School’s out for the summer, however, I am still going to the school every day as construction on the outdoor classroom and learning garden continues. This week, we went to the local nursery to pick out fruit trees. Choosing what and where to plant takes research and thought. I have compiled a list of things we took into consideration when we selected the plants that will transform the courtyard into a platform for hands-on learning through nature.
- The school calendar
- Plant trees, shrubs and perennials that will be blooming and showy when the students can see them and learn from them. We follow the traditional school calendar. School starts late August and releases in mid-to-late May. Therefore, we chose plants that have spring, fall, and winter interest.
- In the garden, we are going to plant cold hardy crops. By using cold tolerant vegetables, it will ensure that the students will see the entire life cycle of the plant, from planting to harvesting. Cold hardy crops include lettuce, spinach, radishes, turnips, broccoli, cabbage, peas and potatoes. I know this is not as exciting as tomatoes, sweet corn and green beans, but the benefits of kids eating what they planted are an important aspect of the learning garden experience. Those of you teaching in the southern states have a much warmer school year. Therefore, you will be able to branch out and plant a large variety of vegetable crops. Each vegetable and fruit has a “days to maturity” classification. This will be helpful to look at when planning your learning garden.
- Perennial crops, such as rhubarb, strawberries, and asparagus would also be a good addition to the learning garden. Consider your garden zone and consider if the crops will be harvestable before school lets out.
- We have included fruit trees in our outdoor classroom. We carefully selected varieties of pear and apples trees that will mature in September. I can hardly wait for our trees to mature enough to enjoy a harvest party of fresh pears and apples. School curriculums are full of apple activities. It will be fun to see how the teachers incorporate these fruits into our students’ education.
- We will leave the gardens fallow in the summer, unless a group wants to adopt the garden for the summer. Summer is busy and it is hard to find teachers and volunteers that want to visit the school every day to maintain the garden. Therefore, we simply leave them empty and waiting for the students to arrive for fall planting.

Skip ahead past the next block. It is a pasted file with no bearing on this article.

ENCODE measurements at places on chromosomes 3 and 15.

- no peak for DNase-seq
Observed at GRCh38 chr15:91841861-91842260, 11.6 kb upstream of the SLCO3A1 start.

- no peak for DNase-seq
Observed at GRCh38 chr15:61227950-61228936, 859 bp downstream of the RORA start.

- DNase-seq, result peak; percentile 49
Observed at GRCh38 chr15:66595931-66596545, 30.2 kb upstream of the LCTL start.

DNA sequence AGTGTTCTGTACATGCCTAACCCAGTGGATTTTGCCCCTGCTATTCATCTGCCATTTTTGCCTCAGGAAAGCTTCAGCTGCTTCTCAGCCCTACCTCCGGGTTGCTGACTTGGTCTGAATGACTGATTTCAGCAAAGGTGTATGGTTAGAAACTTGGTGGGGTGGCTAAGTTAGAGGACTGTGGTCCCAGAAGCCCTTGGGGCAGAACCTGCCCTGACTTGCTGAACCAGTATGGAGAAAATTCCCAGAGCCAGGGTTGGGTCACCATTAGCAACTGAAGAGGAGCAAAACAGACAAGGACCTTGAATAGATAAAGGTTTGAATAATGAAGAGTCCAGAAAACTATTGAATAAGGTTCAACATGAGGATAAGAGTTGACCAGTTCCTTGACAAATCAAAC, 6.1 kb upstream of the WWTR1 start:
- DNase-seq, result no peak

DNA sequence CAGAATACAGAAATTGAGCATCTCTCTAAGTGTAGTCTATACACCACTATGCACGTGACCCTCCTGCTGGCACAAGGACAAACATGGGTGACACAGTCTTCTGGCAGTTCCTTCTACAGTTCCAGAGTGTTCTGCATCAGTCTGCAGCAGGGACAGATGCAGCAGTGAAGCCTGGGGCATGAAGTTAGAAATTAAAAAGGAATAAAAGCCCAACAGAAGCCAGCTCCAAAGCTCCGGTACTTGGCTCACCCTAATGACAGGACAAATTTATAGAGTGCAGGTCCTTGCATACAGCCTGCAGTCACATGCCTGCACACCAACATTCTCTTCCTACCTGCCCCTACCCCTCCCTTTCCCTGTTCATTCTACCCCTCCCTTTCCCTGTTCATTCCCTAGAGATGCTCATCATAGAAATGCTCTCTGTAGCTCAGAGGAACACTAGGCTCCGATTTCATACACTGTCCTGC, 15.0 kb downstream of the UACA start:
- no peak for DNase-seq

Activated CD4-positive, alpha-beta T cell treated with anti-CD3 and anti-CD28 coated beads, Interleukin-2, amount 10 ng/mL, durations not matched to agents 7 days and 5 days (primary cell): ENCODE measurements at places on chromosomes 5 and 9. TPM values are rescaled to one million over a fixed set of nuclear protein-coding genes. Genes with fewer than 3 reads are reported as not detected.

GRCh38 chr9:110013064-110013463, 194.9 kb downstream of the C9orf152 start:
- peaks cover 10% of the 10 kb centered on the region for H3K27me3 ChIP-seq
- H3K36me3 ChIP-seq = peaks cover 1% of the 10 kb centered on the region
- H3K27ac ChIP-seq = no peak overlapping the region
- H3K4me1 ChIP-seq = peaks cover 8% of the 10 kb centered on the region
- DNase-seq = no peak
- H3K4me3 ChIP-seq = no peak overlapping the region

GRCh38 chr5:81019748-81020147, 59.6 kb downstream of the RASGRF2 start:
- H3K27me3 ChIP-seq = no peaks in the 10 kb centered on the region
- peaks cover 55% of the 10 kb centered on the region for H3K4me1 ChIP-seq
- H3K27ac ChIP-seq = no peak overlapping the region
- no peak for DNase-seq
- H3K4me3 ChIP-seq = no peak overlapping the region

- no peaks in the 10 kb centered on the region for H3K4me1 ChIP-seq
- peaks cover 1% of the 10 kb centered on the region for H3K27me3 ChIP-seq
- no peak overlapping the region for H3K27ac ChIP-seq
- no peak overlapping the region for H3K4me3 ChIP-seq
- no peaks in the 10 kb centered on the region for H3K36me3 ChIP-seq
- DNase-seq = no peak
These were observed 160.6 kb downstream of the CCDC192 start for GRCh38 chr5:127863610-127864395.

- Choose plant species that are not thorny, prickly, or poisonous. I know you are not intentionally going to plant poison ivy, but it is worth mentioning here. Wildlife spreads poison ivy easily. Continually check the outdoor classroom for this invasive and itchy plant. In addition, we want the students to taste the vegetables grown in the learning garden, but we do not want them to taste everything. Many common ornamental plants can make you sick if you eat them. Therefore, we must teach our students not to nibble unless approved by the teacher.
- It is important to select plant species that do not require a lot of extra care and water. We tried to select many native species. Native plants have adapted to the local weather, climate and soil. They are hardy and less susceptible to pests and disease.
- Mammals, birds and insects will naturally be a part of the outdoor classroom and learning garden. Attracting wildlife will provide opportunities for observation, identification, study and enjoyment. I have walked through a school garden and been “educated” by a second grade boy who identified every insect we saw. It was an amazing experience and a testament to how a child’s entire school education was transformed because he was given the opportunity to learn through nature. There are long list of plants that attract wildlife and can be found at your local County Extension office.
I would highly recommend making an appointment with your local County Extension office or garden center. They will be able to make recommendations that will help guide your plant selection process. The trees and shrubs are a large portion of our budget, in the end, the time we spend now researching and planning will benefit our school, our students, and our environment for decades.
Read more about classroom gardens in our Learning Garden blog series: